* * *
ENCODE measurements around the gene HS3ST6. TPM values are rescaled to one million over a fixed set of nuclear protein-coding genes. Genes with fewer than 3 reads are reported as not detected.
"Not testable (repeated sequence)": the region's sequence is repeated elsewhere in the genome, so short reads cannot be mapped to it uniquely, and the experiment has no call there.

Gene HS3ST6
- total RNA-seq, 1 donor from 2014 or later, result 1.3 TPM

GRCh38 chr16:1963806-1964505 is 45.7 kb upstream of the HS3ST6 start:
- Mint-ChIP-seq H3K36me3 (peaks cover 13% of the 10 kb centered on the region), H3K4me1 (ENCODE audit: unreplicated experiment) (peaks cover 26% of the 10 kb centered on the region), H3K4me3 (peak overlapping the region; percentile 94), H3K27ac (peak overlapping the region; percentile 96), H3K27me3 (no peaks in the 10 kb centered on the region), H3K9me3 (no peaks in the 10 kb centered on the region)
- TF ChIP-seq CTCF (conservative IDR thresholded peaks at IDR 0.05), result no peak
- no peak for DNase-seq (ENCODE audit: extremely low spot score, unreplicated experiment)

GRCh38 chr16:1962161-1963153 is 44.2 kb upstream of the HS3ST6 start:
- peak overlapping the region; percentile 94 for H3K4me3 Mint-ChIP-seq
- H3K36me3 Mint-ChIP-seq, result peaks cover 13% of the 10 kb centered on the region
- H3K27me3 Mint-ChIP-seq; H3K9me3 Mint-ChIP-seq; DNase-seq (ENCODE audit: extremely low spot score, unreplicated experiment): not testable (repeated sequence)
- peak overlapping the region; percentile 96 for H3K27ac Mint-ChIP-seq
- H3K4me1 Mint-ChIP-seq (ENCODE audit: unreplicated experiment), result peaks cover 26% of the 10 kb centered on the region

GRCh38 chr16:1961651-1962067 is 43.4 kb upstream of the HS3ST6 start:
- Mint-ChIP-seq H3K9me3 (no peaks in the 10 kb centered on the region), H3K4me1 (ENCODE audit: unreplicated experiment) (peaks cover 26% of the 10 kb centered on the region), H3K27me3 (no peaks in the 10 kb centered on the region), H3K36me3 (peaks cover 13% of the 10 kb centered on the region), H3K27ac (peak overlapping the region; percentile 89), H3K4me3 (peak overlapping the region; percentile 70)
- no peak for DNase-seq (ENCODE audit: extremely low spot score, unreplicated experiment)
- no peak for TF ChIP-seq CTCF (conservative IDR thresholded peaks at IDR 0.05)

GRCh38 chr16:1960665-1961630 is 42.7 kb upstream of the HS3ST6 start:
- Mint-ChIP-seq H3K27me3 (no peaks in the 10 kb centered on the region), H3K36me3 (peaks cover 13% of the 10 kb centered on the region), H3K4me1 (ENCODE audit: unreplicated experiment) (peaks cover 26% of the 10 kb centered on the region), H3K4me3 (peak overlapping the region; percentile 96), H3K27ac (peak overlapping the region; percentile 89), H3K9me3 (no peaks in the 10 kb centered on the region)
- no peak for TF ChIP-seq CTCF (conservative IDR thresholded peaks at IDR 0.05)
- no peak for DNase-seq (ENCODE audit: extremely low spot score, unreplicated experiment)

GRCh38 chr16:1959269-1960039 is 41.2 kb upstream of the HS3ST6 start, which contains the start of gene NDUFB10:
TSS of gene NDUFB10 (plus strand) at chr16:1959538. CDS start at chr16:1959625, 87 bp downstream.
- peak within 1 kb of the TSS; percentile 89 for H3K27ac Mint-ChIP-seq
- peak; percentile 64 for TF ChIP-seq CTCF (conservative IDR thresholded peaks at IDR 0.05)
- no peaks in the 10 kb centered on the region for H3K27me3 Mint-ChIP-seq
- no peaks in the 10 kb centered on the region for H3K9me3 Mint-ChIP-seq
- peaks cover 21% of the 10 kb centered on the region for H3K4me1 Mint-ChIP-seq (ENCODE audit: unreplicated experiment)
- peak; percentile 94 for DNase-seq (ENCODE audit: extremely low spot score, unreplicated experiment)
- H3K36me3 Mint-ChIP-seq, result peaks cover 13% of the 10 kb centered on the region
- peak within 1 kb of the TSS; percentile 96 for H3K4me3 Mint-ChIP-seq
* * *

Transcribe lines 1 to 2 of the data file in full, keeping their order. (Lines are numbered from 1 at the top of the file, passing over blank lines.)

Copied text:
ENCODE measurements around the gene HS3ST6. TPM values are rescaled to one million over a fixed set of nuclear protein-coding genes. Genes with fewer than 3 reads are reported as not detected.
"Not testable (repeated sequence)": the region's sequence is repeated elsewhere in the genome, so short reads cannot be mapped to it uniquely, and the experiment has no call there.